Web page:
LEON COUNTY, Fla. — The back-to-school legal battle will continue in Florida after a judge ruled the lawsuit over the state's emergency order to physically re-open schools during the pandemic can move forward.
Leon County Judge Charles Dodson denied a motion to dismiss the Florida Education Association's (FEA) lawsuit Friday morning. The group filed suit against Governor Ron DeSantis, Education Commissioner Richard Corcoran, the Florida Department of Education, and the Florida State Board of Education "in order to protect the health and welfare of public school students, educators, and the community at large."
The judge ordered both sides to meet for mediation, setting a deadline of Tuesday, August 18 at midnight. Injunction hearings are set for Wednesday, August 19 at 8:30 a.m., as well as Thursday, August 20 if needed.
On Thursday morning, a judge heard comments during a status hearing on the lawsuit brought on by the FEA aimed at stopping districts from opening brick and mortar schools. The judge then set in motion scheduling for future hearings.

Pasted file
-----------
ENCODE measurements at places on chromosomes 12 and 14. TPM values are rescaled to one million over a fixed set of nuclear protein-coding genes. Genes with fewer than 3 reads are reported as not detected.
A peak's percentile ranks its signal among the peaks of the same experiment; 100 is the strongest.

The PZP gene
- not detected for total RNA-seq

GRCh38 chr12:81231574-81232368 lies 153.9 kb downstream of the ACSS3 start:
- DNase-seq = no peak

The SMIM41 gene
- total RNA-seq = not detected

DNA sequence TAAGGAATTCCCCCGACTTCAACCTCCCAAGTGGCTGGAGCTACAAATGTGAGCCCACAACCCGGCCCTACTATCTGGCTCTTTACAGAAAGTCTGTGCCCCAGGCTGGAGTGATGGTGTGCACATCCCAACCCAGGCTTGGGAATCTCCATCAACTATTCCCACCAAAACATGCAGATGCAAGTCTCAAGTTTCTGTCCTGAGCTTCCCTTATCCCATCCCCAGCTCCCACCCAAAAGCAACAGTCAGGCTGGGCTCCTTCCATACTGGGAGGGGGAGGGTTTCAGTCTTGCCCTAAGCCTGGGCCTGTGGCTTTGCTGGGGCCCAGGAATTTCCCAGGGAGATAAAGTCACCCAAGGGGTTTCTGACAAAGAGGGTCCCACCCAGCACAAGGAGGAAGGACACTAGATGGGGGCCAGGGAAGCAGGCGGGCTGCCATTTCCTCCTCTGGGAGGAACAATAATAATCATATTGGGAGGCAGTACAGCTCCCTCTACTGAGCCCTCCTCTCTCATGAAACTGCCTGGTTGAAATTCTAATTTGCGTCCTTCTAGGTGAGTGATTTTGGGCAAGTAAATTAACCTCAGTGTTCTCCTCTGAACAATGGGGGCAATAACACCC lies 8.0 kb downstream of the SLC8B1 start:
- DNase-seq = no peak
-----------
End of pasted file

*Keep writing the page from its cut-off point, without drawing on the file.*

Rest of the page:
Last Wednesday, a Miami-Dade judge sided with the state's attorneys and decided to transfer the case to a Leon County judge. After two judges recused themselves, a third chosen judge will listen to both sides.
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The plaintiffs in the case dropped Miami-Dade's mayor from the suit after a Tallahassee judge took over. Now, with a couple of weeks left before many more districts begin the school year, the FEA hopes this judge sides with them to delay that process. The union believes re-opening schools for a traditional return is not safe for students or teachers.
Back in July, Education Commissioner Richard Corcoran sent out an emergency order saying a traditional return to brick and mortar schools five days a week must be included in every district's reopening plans.
A few counties, including Hillsborough, defied that order. Hillsborough County's School Board agreed to start the first four weeks with distance learning. Corcoran rejected the plan and the district was at risk of losing $23 million. On Thursday, the district announced it changed its plan to go online for the first week of school starting August 24 and allow students who want to return to brick and mortar the option on August 31.